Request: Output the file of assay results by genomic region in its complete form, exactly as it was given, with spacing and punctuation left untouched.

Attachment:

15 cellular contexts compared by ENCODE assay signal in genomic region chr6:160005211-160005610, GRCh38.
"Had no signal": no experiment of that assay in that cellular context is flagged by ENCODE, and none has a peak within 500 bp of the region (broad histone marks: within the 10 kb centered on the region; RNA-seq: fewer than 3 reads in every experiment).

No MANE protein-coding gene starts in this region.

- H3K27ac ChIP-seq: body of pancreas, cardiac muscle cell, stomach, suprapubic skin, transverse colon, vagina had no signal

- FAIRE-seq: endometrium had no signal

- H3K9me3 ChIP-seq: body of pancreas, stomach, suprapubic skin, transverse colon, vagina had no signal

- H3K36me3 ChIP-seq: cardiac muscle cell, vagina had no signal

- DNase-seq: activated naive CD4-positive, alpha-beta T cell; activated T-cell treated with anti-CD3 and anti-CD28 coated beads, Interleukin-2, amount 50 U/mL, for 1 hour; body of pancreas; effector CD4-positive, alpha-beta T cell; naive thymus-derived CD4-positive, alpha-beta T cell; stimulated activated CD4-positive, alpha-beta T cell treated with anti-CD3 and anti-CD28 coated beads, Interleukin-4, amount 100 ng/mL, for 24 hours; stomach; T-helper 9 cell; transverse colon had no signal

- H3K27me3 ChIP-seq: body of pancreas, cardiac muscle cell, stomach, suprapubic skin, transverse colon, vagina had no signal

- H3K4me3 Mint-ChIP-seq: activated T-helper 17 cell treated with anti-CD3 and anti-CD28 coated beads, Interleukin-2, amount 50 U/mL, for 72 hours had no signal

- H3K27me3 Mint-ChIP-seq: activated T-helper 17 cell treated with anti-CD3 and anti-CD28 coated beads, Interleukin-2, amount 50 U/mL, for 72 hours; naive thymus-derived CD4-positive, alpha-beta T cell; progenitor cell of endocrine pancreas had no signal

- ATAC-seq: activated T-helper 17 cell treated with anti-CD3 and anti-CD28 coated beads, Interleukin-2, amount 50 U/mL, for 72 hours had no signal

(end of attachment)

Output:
15 cellular contexts compared by ENCODE assay signal in genomic region chr6:160005211-160005610, GRCh38.
"Had no signal": no experiment of that assay in that cellular context is flagged by ENCODE, and none has a peak within 500 bp of the region (broad histone marks: within the 10 kb centered on the region; RNA-seq: fewer than 3 reads in every experiment).

No MANE protein-coding gene starts in this region.

- H3K27ac ChIP-seq: body of pancreas, cardiac muscle cell, stomach, suprapubic skin, transverse colon, vagina had no signal

- FAIRE-seq: endometrium had no signal

- H3K9me3 ChIP-seq: body of pancreas, stomach, suprapubic skin, transverse colon, vagina had no signal

- H3K36me3 ChIP-seq: cardiac muscle cell, vagina had no signal

- DNase-seq: activated naive CD4-positive, alpha-beta T cell; activated T-cell treated with anti-CD3 and anti-CD28 coated beads, Interleukin-2, amount 50 U/mL, for 1 hour; body of pancreas; effector CD4-positive, alpha-beta T cell; naive thymus-derived CD4-positive, alpha-beta T cell; stimulated activated CD4-positive, alpha-beta T cell treated with anti-CD3 and anti-CD28 coated beads, Interleukin-4, amount 100 ng/mL, for 24 hours; stomach; T-helper 9 cell; transverse colon had no signal

- H3K27me3 ChIP-seq: body of pancreas, cardiac muscle cell, stomach, suprapubic skin, transverse colon, vagina had no signal

- H3K4me3 Mint-ChIP-seq: activated T-helper 17 cell treated with anti-CD3 and anti-CD28 coated beads, Interleukin-2, amount 50 U/mL, for 72 hours had no signal

- H3K27me3 Mint-ChIP-seq: activated T-helper 17 cell treated with anti-CD3 and anti-CD28 coated beads, Interleukin-2, amount 50 U/mL, for 72 hours; naive thymus-derived CD4-positive, alpha-beta T cell; progenitor cell of endocrine pancreas had no signal

- ATAC-seq: activated T-helper 17 cell treated with anti-CD3 and anti-CD28 coated beads, Interleukin-2, amount 50 U/mL, for 72 hours had no signal